Be Sure to Click Your Way Over to These 8 Frieze Online Viewing Rooms
The Frieze art fair may be an online experience this year, but there is still plenty to see.
Don your best pajamas, get out your VIP password, get comfy at home, and get ready to start cruising through the 2020 Frieze Art Fair.
Though it’s a novel experience (and perhaps not quite an intuitive one), the first online Frieze art fair still offers the caliber (and nearly the quantity) of artworks we’ve come to expect of the premier fair, such that you could while away an entire day browsing its viewing rooms on your laptop.
If you’re interested in exploring but don’t know where to start, here are nine of our favorite viewing rooms to get you started.
What’s On View: Be sure to check out the gallery’s selection of Laurie Simmons’s glamorous but eerie photographs from the 1980s, which mix the aesthetics of fashion glossies with a noir sensibility.
Also on view are the dizzyingly colorful Lisa Frank-meets-LSD works of Los Angeles-based artist Alake Shilling, design objects by Tom Sachs and Donald Judd, and a playful group of works by Ruby Neri, Marina Adams, and others.
What’s On View: Gagosian is showing works by Katharina Grosse, whose distinctive synthesis of architecture, sculpture, and painting comes off remarkably well online.
A selection of her recent sculptures, as well as acrylic-on-paper works, are offered here. ((And a portion of the proceeds from the sale of select works will be donated to Human Rights Watch.)
What’s On View: Lovers of textile arts should be sure not to miss Richard Saltoun’s presentation.
The viewing room includes hanging works by fiber-art pioneers, including Olga de Amaral, Peter Collingwood, and the Croatian artist Jagoda Buic, whose sculptural works, though made from soft materials, pack a powerful, Arte Povera-inspired punch.
What’s On View: Scheduled exhibitions may be postponed for the coming months, but brand-new, fresh-from-the-studio works can still be viewed here.
Lehmann Maupin’s booth includes works by Shirazeh Houshiary, Nari Ward, and McArthur Binion, alongside examples by Billy Childish, Teresita Fernández, Lee Bul, Catherine Opie, and Lari Pittman.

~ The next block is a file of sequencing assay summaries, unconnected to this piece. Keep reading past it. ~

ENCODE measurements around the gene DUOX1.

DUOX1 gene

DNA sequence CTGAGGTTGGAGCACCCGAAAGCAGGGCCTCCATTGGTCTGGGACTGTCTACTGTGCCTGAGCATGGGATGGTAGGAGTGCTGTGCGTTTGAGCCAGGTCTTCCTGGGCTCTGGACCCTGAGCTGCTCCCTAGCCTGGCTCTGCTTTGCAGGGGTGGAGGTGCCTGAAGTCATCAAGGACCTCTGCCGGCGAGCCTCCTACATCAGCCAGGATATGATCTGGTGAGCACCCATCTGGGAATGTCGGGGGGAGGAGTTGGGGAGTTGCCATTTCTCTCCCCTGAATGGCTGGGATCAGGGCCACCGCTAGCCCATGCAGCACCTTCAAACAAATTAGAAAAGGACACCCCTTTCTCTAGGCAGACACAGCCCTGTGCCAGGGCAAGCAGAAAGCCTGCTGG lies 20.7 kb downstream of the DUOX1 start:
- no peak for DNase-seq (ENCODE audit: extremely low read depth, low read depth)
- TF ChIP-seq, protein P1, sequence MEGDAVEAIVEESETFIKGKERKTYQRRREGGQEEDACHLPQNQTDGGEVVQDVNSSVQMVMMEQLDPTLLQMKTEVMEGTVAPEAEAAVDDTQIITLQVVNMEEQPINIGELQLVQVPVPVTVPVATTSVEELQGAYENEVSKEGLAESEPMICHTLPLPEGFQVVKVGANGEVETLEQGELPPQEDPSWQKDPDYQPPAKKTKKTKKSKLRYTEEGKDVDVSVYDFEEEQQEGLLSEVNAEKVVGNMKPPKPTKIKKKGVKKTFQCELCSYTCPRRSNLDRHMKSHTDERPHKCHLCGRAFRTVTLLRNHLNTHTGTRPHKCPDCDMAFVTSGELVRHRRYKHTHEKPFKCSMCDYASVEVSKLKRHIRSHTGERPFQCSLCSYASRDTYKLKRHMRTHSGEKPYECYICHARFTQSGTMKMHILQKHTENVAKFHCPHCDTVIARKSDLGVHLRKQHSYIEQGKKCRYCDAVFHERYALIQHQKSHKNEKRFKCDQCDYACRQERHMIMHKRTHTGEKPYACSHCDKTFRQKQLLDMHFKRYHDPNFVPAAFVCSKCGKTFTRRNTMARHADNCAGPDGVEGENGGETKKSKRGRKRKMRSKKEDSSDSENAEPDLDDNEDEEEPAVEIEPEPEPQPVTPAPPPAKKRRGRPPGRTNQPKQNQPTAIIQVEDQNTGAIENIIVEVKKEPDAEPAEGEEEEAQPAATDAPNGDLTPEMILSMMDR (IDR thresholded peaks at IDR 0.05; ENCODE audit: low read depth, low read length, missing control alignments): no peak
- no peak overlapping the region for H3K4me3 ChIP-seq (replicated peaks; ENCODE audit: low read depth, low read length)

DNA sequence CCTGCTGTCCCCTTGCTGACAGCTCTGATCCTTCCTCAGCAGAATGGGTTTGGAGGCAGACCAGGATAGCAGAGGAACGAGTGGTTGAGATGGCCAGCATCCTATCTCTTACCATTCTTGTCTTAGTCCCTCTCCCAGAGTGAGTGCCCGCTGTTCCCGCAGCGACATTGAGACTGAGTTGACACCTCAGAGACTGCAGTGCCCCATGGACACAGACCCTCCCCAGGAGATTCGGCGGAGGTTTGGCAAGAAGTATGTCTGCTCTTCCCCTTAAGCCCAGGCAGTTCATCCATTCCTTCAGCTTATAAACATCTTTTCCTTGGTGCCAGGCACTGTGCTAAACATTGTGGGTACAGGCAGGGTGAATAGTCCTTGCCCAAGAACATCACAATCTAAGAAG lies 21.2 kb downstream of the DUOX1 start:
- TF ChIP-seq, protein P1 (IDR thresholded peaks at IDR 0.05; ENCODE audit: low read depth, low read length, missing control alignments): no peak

What’s On View: Though figurative painting has enjoyed renewed enthusiasm lately, it’s important to remember that it never really went away.
Michael Rosenfeld Gallery’s insightful viewing room certainly makes that clear through a historical presentation of works by Benny Andrews (1930–2006), Robert Colescott (1925–2009), and Bob Thompson (1937–1966), each of whom sometimes inserted autobiographical details into their work.
What’s On View: British conceptual artist John Stezaker has been mixing stills from mid-century films with celebrity headshots into surrealist compositions for decades.
His recent works, at the viewing room of Gray Gallery (formerly Richard Gray), capture a sense of nostalgia mixed with dystopian aesthetics in a way that feels particularly relevant. Also be sure to look for a group of paintings from the 1980s and ’90s by American artist Evelyn Statsinger (b. 1927). Statsinger, who passed away in 2016, made works that combine the visual language of Southwest mysticism with the pop of Memphis Design.
What’s On View: Dutch-born artist Jan Henderikse first found inspiration in the ZERO movement of the late 1950s, whose members rejected traditional painting methods.
Here, the Mayor Gallery presents a selection of Henderikse’s “readymade” art objects, including his best-known license plates, coin reliefs, and Polaroid assemblages.
What’s On View: William Kentridge, Annette Messager, and Giuseppe Penone—three living artists with significant legacies—are including in Marian Goodman’s viewing room, which presents new works and earlier pieces whose significance has deepened in our current moment.
The works on view are primarily watercolors and drawings, and capture a sense of immediacy and intimacy that resonates with new meaning.
Frieze Week 2020 is on view through Friday, May 15, 2020.
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